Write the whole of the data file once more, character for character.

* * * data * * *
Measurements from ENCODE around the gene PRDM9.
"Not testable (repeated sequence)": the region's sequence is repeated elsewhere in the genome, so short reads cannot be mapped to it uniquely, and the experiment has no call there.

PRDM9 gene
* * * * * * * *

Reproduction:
Measurements from ENCODE around the gene PRDM9.
"Not testable (repeated sequence)": the region's sequence is repeated elsewhere in the genome, so short reads cannot be mapped to it uniquely, and the experiment has no call there.

PRDM9 gene